Across the Middle East and North Africa Region, conditions within detention centres and the use of administrative detention have been making headlines this month.

The spotlight has been on conditions in Egyptian detention centres following a series of events including the sentencing of foreign nationals to life imprisonment and government responses to monitoring recommendations made during their Human Rights Universal Periodic Review Session.

The efforts of judges and civil society groups to draft a change in the law – which would address detention conditions and ‘implement regulations of the United Nations Convention against Torture which Egypt signed almost 30 years ago’ have also been sanctioned, according to local news sources.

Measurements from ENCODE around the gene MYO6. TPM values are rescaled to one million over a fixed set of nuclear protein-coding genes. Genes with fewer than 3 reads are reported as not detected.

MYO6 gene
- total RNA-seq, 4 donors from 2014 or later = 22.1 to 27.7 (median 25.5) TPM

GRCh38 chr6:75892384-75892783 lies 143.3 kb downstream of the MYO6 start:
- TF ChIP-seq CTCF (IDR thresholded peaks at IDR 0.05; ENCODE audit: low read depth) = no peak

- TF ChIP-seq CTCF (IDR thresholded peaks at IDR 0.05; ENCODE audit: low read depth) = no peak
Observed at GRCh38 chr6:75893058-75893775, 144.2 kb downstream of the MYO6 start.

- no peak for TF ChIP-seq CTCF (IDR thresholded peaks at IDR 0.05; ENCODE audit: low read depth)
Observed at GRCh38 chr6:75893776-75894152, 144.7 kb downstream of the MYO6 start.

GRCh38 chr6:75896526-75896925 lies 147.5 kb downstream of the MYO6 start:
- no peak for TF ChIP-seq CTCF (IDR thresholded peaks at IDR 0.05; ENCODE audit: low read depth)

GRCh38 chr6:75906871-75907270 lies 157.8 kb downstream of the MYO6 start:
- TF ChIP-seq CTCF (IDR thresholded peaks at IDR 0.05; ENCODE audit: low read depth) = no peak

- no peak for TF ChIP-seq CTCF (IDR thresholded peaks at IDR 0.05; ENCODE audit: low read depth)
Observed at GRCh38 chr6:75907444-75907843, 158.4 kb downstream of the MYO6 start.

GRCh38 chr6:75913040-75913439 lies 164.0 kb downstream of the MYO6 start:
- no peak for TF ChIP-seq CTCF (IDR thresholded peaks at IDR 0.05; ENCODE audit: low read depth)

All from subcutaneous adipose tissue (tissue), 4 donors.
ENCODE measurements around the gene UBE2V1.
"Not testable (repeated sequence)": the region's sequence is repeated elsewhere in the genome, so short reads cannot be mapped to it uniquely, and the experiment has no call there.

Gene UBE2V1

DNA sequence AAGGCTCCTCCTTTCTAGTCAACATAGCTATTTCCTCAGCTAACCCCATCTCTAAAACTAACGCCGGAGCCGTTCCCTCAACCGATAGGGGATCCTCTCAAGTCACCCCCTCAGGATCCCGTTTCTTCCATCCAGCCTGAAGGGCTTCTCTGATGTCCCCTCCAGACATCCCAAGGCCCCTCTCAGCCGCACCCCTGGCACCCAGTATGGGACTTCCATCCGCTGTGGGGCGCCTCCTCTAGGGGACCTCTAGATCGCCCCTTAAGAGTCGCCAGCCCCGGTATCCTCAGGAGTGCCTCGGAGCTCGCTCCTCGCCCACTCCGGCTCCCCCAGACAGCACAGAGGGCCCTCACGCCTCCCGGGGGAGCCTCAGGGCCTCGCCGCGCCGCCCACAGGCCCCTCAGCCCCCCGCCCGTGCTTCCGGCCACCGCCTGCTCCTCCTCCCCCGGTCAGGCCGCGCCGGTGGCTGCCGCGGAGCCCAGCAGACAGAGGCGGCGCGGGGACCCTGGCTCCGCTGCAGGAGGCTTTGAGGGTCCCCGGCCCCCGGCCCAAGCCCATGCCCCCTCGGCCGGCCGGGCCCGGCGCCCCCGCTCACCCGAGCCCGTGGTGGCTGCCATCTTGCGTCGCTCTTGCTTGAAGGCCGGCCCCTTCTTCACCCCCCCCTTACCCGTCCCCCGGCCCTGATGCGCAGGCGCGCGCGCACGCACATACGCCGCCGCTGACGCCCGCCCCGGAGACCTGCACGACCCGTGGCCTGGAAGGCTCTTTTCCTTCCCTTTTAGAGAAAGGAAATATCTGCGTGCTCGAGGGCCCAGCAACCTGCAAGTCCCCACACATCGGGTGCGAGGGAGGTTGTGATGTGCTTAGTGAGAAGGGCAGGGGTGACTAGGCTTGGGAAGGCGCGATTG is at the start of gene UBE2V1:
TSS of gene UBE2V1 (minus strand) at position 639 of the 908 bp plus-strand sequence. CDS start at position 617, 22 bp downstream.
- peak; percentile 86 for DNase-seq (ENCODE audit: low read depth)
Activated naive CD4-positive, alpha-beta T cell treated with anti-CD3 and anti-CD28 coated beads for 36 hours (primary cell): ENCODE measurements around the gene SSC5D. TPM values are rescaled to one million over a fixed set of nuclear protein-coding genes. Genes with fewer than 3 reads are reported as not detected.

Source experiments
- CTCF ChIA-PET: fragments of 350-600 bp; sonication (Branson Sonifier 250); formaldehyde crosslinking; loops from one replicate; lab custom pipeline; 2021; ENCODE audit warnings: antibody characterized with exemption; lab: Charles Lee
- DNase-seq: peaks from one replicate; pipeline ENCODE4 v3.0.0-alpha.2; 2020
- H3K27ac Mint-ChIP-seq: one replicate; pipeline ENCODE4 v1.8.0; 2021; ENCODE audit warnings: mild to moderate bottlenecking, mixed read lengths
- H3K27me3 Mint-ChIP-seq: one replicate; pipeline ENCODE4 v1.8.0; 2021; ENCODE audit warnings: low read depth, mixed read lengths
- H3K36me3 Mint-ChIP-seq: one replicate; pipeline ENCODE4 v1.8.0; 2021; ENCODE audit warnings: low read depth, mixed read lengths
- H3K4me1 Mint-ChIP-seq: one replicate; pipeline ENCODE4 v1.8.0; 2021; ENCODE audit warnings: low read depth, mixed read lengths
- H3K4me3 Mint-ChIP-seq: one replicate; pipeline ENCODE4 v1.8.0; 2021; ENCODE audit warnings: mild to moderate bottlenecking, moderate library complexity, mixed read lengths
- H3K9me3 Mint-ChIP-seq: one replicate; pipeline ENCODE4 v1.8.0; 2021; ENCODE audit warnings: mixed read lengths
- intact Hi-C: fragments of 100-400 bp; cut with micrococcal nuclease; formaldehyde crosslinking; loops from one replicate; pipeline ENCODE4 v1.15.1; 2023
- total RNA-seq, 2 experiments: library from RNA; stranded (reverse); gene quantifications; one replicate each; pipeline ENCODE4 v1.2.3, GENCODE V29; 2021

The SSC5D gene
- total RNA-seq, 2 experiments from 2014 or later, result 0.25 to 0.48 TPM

In Jordan, a “first of its kind in the region” court decision last year set the precedent that an Egyptian guest worker who was wrongfully placed in immigration detention had to be compensated for financial and psychological damages. This has been upheld recently by a higher court, which stated that his detention was arbitrary violated the International Covenant on Civil and Political Rights (ICCPR) as well as the UN Convention against Torture.  These developments have been neatly summarised by the Global Detention Project in it’s latest profile of the country.

The Government of Israel announced on the 31st of March that asylum seekers within the nation would have the chance to ‘voluntarily’ accept removal to a third country or face indefinite detention. Uganda and Rwanda are tipped to be two of the receiving countries. Civil society is urging the government to release details and guarantees of safety as soon as possible. Studies of conditions for asylum seekers in receiving countries show they are likely to lack basic protections.

The IDC is looking forward to bringing members together at our proposed Regional Workshop in the middle of this year to discuss these and other issues. For more information, contact Junita Calder MENA Regional Coordinator on [email protected]